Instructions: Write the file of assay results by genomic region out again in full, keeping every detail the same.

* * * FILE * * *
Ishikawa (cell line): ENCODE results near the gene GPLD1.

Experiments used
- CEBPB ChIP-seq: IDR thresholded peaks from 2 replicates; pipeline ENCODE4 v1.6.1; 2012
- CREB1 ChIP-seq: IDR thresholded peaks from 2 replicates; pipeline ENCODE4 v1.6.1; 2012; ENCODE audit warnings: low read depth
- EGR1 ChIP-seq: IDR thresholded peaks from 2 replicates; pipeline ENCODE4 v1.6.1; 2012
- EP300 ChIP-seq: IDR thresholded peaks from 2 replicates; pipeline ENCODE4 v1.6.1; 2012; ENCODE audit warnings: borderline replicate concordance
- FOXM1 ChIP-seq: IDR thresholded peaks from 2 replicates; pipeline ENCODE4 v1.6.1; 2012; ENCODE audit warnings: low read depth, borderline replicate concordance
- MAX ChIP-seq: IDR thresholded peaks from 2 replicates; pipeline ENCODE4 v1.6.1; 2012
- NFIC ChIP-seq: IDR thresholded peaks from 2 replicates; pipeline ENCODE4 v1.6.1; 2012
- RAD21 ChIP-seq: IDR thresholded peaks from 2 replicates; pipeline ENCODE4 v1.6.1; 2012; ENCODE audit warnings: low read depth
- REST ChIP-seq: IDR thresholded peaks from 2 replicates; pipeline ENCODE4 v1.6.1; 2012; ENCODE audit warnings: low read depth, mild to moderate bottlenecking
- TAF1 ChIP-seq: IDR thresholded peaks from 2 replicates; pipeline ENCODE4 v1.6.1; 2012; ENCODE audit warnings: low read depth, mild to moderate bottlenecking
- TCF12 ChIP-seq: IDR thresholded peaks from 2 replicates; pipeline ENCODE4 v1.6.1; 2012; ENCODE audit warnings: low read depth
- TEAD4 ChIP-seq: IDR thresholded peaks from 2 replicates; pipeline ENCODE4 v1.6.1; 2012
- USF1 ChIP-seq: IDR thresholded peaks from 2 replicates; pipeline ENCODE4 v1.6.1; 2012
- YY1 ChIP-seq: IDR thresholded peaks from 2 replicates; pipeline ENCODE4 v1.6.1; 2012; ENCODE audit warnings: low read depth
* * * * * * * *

Ishikawa (cell line): ENCODE results near the gene GPLD1.

Experiments used
- CEBPB ChIP-seq: IDR thresholded peaks from 2 replicates; pipeline ENCODE4 v1.6.1; 2012
- CREB1 ChIP-seq: IDR thresholded peaks from 2 replicates; pipeline ENCODE4 v1.6.1; 2012; ENCODE audit warnings: low read depth
- EGR1 ChIP-seq: IDR thresholded peaks from 2 replicates; pipeline ENCODE4 v1.6.1; 2012
- EP300 ChIP-seq: IDR thresholded peaks from 2 replicates; pipeline ENCODE4 v1.6.1; 2012; ENCODE audit warnings: borderline replicate concordance
- FOXM1 ChIP-seq: IDR thresholded peaks from 2 replicates; pipeline ENCODE4 v1.6.1; 2012; ENCODE audit warnings: low read depth, borderline replicate concordance
- MAX ChIP-seq: IDR thresholded peaks from 2 replicates; pipeline ENCODE4 v1.6.1; 2012
- NFIC ChIP-seq: IDR thresholded peaks from 2 replicates; pipeline ENCODE4 v1.6.1; 2012
- RAD21 ChIP-seq: IDR thresholded peaks from 2 replicates; pipeline ENCODE4 v1.6.1; 2012; ENCODE audit warnings: low read depth
- REST ChIP-seq: IDR thresholded peaks from 2 replicates; pipeline ENCODE4 v1.6.1; 2012; ENCODE audit warnings: low read depth, mild to moderate bottlenecking
- TAF1 ChIP-seq: IDR thresholded peaks from 2 replicates; pipeline ENCODE4 v1.6.1; 2012; ENCODE audit warnings: low read depth, mild to moderate bottlenecking
- TCF12 ChIP-seq: IDR thresholded peaks from 2 replicates; pipeline ENCODE4 v1.6.1; 2012; ENCODE audit warnings: low read depth
- TEAD4 ChIP-seq: IDR thresholded peaks from 2 replicates; pipeline ENCODE4 v1.6.1; 2012
- USF1 ChIP-seq: IDR thresholded peaks from 2 replicates; pipeline ENCODE4 v1.6.1; 2012
- YY1 ChIP-seq: IDR thresholded peaks from 2 replicates; pipeline ENCODE4 v1.6.1; 2012; ENCODE audit warnings: low read depth